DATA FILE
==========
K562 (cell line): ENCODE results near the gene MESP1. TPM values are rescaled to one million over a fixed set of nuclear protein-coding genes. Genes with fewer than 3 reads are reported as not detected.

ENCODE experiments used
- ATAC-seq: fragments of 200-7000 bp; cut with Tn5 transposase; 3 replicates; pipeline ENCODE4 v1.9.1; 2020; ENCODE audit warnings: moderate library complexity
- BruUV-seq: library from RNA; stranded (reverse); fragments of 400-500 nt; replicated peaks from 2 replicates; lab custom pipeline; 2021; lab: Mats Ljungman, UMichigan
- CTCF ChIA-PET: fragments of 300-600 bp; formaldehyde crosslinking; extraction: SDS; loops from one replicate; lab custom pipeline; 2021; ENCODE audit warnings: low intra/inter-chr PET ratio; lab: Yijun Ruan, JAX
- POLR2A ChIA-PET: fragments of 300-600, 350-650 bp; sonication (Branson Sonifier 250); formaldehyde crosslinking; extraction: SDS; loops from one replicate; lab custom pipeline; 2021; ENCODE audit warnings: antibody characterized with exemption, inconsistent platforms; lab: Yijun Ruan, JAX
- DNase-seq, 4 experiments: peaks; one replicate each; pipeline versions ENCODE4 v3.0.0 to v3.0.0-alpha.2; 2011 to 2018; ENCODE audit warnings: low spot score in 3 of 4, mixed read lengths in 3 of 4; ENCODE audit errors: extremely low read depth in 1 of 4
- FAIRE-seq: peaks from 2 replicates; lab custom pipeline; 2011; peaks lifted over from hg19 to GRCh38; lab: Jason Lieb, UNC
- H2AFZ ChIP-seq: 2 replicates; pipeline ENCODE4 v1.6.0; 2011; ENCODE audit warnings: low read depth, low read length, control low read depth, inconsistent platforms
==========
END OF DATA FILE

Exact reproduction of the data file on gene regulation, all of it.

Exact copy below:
K562 (cell line): ENCODE results near the gene MESP1. TPM values are rescaled to one million over a fixed set of nuclear protein-coding genes. Genes with fewer than 3 reads are reported as not detected.

ENCODE experiments used
- ATAC-seq: fragments of 200-7000 bp; cut with Tn5 transposase; 3 replicates; pipeline ENCODE4 v1.9.1; 2020; ENCODE audit warnings: moderate library complexity
- BruUV-seq: library from RNA; stranded (reverse); fragments of 400-500 nt; replicated peaks from 2 replicates; lab custom pipeline; 2021; lab: Mats Ljungman, UMichigan
- CTCF ChIA-PET: fragments of 300-600 bp; formaldehyde crosslinking; extraction: SDS; loops from one replicate; lab custom pipeline; 2021; ENCODE audit warnings: low intra/inter-chr PET ratio; lab: Yijun Ruan, JAX
- POLR2A ChIA-PET: fragments of 300-600, 350-650 bp; sonication (Branson Sonifier 250); formaldehyde crosslinking; extraction: SDS; loops from one replicate; lab custom pipeline; 2021; ENCODE audit warnings: antibody characterized with exemption, inconsistent platforms; lab: Yijun Ruan, JAX
- DNase-seq, 4 experiments: peaks; one replicate each; pipeline versions ENCODE4 v3.0.0 to v3.0.0-alpha.2; 2011 to 2018; ENCODE audit warnings: low spot score in 3 of 4, mixed read lengths in 3 of 4; ENCODE audit errors: extremely low read depth in 1 of 4
- FAIRE-seq: peaks from 2 replicates; lab custom pipeline; 2011; peaks lifted over from hg19 to GRCh38; lab: Jason Lieb, UNC
- H2AFZ ChIP-seq: 2 replicates; pipeline ENCODE4 v1.6.0; 2011; ENCODE audit warnings: low read depth, low read length, control low read depth, inconsistent platforms